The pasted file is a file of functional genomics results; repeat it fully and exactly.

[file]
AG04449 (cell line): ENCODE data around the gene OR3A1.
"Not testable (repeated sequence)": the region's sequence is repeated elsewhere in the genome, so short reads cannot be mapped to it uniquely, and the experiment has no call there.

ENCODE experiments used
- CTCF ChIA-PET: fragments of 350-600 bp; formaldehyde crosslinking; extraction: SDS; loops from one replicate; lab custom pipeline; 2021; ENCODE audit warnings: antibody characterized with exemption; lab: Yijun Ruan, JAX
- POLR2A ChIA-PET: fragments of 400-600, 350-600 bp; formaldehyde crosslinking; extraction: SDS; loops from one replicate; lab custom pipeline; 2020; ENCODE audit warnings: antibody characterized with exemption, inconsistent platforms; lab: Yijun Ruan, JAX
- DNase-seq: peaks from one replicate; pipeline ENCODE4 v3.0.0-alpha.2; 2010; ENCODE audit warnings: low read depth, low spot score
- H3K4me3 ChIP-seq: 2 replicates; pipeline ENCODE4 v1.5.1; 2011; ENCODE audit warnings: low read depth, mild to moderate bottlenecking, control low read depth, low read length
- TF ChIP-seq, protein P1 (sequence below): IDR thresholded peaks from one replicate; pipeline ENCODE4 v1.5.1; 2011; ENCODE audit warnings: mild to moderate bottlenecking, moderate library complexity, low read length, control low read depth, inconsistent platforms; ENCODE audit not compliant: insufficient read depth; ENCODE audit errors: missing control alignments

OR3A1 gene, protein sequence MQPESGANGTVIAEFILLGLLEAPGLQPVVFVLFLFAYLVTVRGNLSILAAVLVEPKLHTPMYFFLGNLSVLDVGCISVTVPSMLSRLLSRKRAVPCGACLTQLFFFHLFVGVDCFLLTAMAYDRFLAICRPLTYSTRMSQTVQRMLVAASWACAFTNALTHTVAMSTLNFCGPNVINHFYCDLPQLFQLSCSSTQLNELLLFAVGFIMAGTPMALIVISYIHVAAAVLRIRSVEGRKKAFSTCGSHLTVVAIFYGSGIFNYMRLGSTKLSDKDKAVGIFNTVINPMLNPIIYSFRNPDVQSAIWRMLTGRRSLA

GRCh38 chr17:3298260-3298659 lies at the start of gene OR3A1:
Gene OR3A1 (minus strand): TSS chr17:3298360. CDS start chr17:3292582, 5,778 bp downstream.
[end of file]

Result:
AG04449 (cell line): ENCODE data around the gene OR3A1.
"Not testable (repeated sequence)": the region's sequence is repeated elsewhere in the genome, so short reads cannot be mapped to it uniquely, and the experiment has no call there.

ENCODE experiments used
- CTCF ChIA-PET: fragments of 350-600 bp; formaldehyde crosslinking; extraction: SDS; loops from one replicate; lab custom pipeline; 2021; ENCODE audit warnings: antibody characterized with exemption; lab: Yijun Ruan, JAX
- POLR2A ChIA-PET: fragments of 400-600, 350-600 bp; formaldehyde crosslinking; extraction: SDS; loops from one replicate; lab custom pipeline; 2020; ENCODE audit warnings: antibody characterized with exemption, inconsistent platforms; lab: Yijun Ruan, JAX
- DNase-seq: peaks from one replicate; pipeline ENCODE4 v3.0.0-alpha.2; 2010; ENCODE audit warnings: low read depth, low spot score
- H3K4me3 ChIP-seq: 2 replicates; pipeline ENCODE4 v1.5.1; 2011; ENCODE audit warnings: low read depth, mild to moderate bottlenecking, control low read depth, low read length
- TF ChIP-seq, protein P1 (sequence below): IDR thresholded peaks from one replicate; pipeline ENCODE4 v1.5.1; 2011; ENCODE audit warnings: mild to moderate bottlenecking, moderate library complexity, low read length, control low read depth, inconsistent platforms; ENCODE audit not compliant: insufficient read depth; ENCODE audit errors: missing control alignments

OR3A1 gene, protein sequence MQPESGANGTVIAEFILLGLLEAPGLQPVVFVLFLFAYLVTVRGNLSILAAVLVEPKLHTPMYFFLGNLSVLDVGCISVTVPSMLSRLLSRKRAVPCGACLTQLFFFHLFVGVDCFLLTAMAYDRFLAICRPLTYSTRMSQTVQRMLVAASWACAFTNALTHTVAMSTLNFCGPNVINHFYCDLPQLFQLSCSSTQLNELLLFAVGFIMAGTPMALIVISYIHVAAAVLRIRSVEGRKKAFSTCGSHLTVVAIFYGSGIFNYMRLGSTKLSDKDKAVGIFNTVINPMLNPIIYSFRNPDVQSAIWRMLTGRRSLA

GRCh38 chr17:3298260-3298659 lies at the start of gene OR3A1:
Gene OR3A1 (minus strand): TSS chr17:3298360. CDS start chr17:3292582, 5,778 bp downstream.